katcot2152 2013-04-13 12:14:56 -0500 Report

midgemills, welcome to our circle of friends! First of all, if you go to your home page, the column to your left has a list of places to look, such as these discussions. If you scroll down a little further, you will see recipes! And I must say that they all look delicious. It is for diabetics, but really can be eaten by others as well - it is a healthier plan than what some of us have eaten in the past. it will give you all you need to know in terms of which foods are beneficial and allowable (and I use this term loosely because no one is forcing you to eat the food0. Also, a great resource is the American Diabetes Association (ADA) - there is a wealth of knowledge you can obtain through them. And if you want, there is a magazine, Diabetes Forecast, which is also a good resource, and they have recipes printed in there as well (you can get this online, or a hard copy. Hope some of this helps!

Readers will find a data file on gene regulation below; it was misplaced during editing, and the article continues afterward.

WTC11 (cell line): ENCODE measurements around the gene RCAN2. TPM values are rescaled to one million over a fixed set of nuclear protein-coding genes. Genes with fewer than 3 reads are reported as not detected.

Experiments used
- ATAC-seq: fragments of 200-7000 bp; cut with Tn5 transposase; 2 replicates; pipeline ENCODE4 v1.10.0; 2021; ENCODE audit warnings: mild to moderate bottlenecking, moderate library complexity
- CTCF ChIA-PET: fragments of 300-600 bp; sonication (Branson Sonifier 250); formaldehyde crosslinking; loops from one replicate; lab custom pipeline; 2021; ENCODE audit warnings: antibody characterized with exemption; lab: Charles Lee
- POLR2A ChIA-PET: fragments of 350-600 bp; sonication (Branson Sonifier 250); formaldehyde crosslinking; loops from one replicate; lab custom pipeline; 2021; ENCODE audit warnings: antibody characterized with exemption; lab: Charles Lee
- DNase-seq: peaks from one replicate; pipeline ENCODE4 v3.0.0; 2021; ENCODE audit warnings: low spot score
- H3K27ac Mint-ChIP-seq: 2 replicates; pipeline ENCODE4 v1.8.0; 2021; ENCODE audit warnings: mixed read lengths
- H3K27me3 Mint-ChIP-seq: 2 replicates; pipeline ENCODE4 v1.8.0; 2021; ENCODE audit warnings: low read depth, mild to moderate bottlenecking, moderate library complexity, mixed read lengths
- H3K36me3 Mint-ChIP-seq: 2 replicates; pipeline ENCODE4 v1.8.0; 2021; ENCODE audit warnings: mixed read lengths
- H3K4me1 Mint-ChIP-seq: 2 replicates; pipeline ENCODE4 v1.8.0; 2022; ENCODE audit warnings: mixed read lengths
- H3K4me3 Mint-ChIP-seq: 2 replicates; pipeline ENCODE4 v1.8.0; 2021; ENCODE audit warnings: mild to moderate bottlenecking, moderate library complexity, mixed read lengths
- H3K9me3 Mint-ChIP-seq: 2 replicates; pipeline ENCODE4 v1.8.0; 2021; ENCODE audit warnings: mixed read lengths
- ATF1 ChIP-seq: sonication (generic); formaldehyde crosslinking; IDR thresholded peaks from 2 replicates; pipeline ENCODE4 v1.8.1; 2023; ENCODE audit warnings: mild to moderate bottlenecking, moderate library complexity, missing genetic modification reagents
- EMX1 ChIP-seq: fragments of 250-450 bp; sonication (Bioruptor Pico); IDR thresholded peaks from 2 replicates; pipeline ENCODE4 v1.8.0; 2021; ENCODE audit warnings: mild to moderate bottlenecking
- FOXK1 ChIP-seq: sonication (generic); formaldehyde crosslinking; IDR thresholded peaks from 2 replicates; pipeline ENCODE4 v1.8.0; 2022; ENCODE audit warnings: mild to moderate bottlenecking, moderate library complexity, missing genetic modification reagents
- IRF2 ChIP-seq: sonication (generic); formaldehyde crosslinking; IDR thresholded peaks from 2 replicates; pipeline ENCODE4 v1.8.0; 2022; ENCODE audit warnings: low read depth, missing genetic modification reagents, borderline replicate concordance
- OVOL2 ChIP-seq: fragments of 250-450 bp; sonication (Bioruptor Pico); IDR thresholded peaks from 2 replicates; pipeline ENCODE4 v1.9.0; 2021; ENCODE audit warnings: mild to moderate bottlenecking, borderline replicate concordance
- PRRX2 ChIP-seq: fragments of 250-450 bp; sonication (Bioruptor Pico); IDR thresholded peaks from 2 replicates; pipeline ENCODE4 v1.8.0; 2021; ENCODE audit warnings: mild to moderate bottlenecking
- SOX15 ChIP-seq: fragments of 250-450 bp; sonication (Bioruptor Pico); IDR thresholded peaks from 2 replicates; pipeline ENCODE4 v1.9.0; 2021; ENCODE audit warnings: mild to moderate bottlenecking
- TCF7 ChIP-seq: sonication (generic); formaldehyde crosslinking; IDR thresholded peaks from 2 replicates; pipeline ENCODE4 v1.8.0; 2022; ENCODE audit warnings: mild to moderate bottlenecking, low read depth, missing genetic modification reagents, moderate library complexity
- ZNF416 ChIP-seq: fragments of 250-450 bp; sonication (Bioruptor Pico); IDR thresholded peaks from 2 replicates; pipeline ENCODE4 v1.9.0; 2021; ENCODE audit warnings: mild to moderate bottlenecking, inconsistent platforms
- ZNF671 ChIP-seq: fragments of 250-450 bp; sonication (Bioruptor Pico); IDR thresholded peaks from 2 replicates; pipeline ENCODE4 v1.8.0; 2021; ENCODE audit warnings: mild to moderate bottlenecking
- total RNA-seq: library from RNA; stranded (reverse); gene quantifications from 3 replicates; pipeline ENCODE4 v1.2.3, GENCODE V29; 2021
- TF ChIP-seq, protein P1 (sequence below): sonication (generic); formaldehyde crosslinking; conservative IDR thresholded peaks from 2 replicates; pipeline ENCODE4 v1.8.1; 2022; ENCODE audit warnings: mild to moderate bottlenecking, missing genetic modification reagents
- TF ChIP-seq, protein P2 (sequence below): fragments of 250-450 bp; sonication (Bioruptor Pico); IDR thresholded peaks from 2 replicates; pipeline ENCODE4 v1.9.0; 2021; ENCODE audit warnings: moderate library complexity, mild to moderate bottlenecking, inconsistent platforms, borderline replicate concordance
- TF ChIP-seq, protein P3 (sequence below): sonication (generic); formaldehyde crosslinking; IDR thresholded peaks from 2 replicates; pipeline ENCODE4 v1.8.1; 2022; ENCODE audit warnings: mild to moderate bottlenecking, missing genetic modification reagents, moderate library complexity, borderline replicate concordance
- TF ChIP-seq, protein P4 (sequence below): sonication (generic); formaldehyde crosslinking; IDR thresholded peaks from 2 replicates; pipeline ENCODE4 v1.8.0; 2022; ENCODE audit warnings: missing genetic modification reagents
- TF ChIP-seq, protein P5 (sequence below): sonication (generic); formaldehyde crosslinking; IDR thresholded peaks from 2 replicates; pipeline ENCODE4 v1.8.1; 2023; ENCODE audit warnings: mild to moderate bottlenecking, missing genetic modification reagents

MommaLibby 2013-04-13 09:12:19 -0500 Report

Hey there Midge. I'm still trying to create my menu, so I can identify with that. A tool that's helped me is Pinterest; I have different albums for diabetic friendly food. I also recently saw pins for a diabetic meal plan. I would check out Pinterest & follow various pages that're geared toward diabetes. It's worked for me anyway; it gives you many ideas for what to eat. Check out my page http://pinterest.com/3libbys/

midgemills 2013-04-14 15:19:16 -0500 Report

Hi MommaLibby I just went to your pinterest page.. I am still unsure as to how to find recipes all I see is pics.. I am pinning and following please help haha

MommaLibby 2013-04-15 02:07:16 -0500 Report

That's understandable; I was confused when I first joined the site too. You click on the picture you want to check out, then it will make it bigger, & then you click on the picture again and it will open the webpage with recipe. Oh, what's your username? I'll follow you.

midgemills 2013-04-15 18:41:55 -0500 Report